Supporting evidence: Lopes on the Road a success
Editor’s note: This story is reprinted from the November issue of GCU Magazine. To view the digital version of the magazine, click here.
By Jeannette Cruz
John Thornton is already making plans for the fourth season of Lopes on the Road — a chance for Grand Canyon University alumni, students, faculty and fans to cheer the Lopes to victory nationwide.
The Seattle resident, who is studying online for his doctoral degree at GCU, remembers his first Lopes on the Road experience — a year ago, when the men’s basketball team played at Seattle University, a 30-minute drive from his home. His online experience has made a GCU fan out of Thornton.
“It’s to the point everybody I know gets a GCU pen from me,” he said. “My wife is even changing careers and went to GCU. My son is a high school senior, and he has just been accepted at GCU as a ground student.” Thornton and his family attended the game together, and it made him even more excited when he saw a couple hundred more Lopes in the crowd.
What started in 2015 with 86 participants has grown to 1,382, and GCU hopes to continue expanding Lopes on the Road. The joint venture, operated by GCU’s Department of Athletics and Office of Alumni Relations, has scheduled events in 11 cities for games featuring four of GCU’s teams — six games for men’s basketball and two games apiece for baseball, men’s soccer and women’s basketball.
While Lopes on the Road provides a support system for athletes, it also creates a sense of camaraderie among alumni and nontraditional students.
“Being an online student, it’s hard to get a feel for the campus and the Lopes sporting events, but after my first Lopes on the Road, I was sold,” Thornton said. “I even had a friend — a Seattle U. alum — who was at the same game and came by and said, ‘Wow! I’ve come to a lot of games, and you never see this many alumni from any other school.’ That was an amazing feeling.”
Mike Vaught, GCU’s Vice President of Athletics, said the Alumni Relations and Athletics departments aim to deliver the best experience at every city they visit by bringing GCU fans together with fellow Lopes, coaches and administrators. He said it’s even more important to consistently deliver the spirit and community of GCU to the fans and alumni.
Although it is not unusual for cheering, screaming, GCU purple-clad fans to take up an entire section at the opposing team’s arena, Vaught said the atmosphere is inspiring because some fans will drive for hours to attend a game and then drive back home.
“Their presence tells us how passionate people are about GCU and what it stands for, our campus, our mission, our leadership, (President) Brian Mueller,” Vaught said. “To see that kind of support pumps our team up, and it’s exciting. We certainly are going to continue growing the program, especially as we move through the Division I process.”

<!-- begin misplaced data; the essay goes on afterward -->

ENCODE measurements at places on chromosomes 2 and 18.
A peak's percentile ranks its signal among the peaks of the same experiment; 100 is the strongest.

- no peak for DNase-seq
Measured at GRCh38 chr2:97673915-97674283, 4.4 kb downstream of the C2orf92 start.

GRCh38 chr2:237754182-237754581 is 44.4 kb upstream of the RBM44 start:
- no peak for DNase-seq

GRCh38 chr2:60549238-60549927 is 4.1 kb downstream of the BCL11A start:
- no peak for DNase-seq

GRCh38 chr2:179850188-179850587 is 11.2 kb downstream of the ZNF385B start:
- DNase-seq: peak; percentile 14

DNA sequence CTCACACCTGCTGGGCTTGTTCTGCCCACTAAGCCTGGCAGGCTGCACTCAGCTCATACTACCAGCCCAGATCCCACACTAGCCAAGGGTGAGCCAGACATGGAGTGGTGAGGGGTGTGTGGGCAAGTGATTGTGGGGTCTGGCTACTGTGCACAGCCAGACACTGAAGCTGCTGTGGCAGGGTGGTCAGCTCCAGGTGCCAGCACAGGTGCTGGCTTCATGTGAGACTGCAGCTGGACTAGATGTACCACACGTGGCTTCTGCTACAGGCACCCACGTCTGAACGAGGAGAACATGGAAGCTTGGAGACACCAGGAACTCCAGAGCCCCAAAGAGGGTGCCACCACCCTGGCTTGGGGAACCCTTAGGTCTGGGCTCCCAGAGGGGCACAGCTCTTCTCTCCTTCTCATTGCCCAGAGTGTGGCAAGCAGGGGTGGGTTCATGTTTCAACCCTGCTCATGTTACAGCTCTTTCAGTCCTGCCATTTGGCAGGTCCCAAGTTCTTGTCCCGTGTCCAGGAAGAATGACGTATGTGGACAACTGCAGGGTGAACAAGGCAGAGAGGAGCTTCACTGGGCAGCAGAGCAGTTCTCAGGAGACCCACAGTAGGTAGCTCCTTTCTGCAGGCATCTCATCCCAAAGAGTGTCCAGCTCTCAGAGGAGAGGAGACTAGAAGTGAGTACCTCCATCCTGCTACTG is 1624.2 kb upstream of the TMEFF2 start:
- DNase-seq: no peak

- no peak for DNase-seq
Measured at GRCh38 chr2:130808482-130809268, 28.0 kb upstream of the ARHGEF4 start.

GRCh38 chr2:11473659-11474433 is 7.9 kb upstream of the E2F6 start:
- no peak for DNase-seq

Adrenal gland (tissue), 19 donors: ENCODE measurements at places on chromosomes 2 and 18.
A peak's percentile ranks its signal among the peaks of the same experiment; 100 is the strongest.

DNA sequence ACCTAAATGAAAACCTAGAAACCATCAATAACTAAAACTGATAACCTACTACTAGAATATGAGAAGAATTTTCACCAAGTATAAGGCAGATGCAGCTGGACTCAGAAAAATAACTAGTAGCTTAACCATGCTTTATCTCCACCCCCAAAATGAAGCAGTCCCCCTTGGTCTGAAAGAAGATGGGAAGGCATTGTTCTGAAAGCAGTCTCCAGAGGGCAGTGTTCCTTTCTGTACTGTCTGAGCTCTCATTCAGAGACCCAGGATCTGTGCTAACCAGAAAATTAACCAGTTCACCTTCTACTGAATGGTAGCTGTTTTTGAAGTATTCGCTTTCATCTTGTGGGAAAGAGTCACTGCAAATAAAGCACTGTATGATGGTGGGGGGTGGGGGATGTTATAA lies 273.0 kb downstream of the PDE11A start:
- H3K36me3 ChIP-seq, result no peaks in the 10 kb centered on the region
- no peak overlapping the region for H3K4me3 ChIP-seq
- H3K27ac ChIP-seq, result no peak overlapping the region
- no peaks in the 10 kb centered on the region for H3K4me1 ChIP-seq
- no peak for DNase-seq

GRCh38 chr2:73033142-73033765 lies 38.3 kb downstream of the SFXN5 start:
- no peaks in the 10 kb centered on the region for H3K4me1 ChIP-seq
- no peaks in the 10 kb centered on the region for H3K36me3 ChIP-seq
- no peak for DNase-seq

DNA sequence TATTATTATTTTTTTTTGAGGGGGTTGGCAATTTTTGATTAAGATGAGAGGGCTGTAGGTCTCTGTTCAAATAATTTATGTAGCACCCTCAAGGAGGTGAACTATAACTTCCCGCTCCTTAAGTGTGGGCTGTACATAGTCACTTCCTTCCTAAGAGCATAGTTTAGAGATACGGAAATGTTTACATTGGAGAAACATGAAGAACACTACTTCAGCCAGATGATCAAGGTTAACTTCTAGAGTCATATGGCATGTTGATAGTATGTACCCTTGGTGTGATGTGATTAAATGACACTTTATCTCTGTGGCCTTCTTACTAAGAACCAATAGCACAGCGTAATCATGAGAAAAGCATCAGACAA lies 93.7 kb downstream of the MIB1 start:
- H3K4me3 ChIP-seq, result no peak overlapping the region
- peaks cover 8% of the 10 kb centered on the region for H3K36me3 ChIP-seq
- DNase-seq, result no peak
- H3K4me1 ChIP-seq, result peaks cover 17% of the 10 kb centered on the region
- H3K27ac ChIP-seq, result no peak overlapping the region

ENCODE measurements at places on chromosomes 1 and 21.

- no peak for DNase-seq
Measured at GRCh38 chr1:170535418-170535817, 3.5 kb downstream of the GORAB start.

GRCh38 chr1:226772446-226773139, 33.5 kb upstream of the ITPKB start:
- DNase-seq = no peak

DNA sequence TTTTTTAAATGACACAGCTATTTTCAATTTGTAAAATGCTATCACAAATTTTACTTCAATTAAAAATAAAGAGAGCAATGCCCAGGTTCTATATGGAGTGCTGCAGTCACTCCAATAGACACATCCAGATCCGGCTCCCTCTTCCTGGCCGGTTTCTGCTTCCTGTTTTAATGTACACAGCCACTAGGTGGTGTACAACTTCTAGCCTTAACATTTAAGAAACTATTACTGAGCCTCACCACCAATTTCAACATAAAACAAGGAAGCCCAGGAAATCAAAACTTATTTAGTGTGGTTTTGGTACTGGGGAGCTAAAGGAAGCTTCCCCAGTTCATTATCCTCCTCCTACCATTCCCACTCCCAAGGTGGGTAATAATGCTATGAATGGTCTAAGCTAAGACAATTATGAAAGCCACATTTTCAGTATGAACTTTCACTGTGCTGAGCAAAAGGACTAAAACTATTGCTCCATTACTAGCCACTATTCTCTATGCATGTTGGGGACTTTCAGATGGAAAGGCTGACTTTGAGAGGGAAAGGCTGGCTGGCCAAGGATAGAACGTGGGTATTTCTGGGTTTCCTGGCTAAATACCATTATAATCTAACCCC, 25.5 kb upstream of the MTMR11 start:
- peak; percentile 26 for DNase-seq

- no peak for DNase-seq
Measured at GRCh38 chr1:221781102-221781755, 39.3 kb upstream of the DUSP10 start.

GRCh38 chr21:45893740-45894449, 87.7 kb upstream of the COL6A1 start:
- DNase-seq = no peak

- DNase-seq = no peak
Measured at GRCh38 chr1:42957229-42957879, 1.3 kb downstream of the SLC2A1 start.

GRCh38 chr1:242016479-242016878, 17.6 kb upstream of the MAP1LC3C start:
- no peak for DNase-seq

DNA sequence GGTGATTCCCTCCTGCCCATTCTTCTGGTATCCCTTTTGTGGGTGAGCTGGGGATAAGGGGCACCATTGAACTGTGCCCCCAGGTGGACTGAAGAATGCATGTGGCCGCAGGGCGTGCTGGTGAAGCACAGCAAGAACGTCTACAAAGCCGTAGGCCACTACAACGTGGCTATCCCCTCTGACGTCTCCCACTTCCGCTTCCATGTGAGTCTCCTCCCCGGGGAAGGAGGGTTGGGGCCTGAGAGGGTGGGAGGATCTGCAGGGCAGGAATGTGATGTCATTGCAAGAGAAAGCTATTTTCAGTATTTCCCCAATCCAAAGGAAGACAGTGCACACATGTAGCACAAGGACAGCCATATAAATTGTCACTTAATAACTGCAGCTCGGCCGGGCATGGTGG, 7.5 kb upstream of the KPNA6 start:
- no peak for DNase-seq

Charlita Berry, from Chicago, attended three basketball games with her family and said she enjoyed seeing familiar faces in the crowd. “It was nice to see continuity because some of the students I met at the games had gone through my program, and they were able to give me the support I needed,” Berry said. “Interacting with the alums made me feel a part of something greater.”
GCU alum Erik Adams lives in Bakersfield, Calif., and said he did not know about the Lopes on the Road events when he met a GCU representative during his first Lopes men’s basketball game.
“I was just getting ready to graduate and it was our first year in the probation period for the Lopes to transition from NCAA Division II to I, so I went to watch a game,” he said. Adams immediately decided to sign up to be part of Lopes on the Road.
“I knew I wanted to support the University and get involved as much as I could,” he said. “My hope is that as the number of alumni continues to grow in my area, we will be able to start our own chapter in Bakersfield.”
Every year, Adams said, he sees the number of GCU supporters grow. “It’s a good feeling because I want people to know that it’s a great school.”
Liz Conwell, Alumni Relations Manager, said fans remain loyal and are a testament to GCU’s community-minded spirit.
Conwell recalled being at one soccer game and seeing that, despite rain and freezing temperatures, 80 Lopes fans devotedly showed up while the opposing team had none.
“To see that makes it really special,” said Conwell. “You just know when GCU is there.”
Vaught had his own special memory to share, too.
“There was one basketball game where all of the GCU people were seated behind the goal, and it was perfect because every time they showed someone shooting a free throw on TV it looked like a GCU home game,” he said. “There were fans wearing their GCU T-shirts all over the place, and I was so glad they gave us those seats.”
Contact Jeannette Cruz at (602) 639-6631 or email@example.com.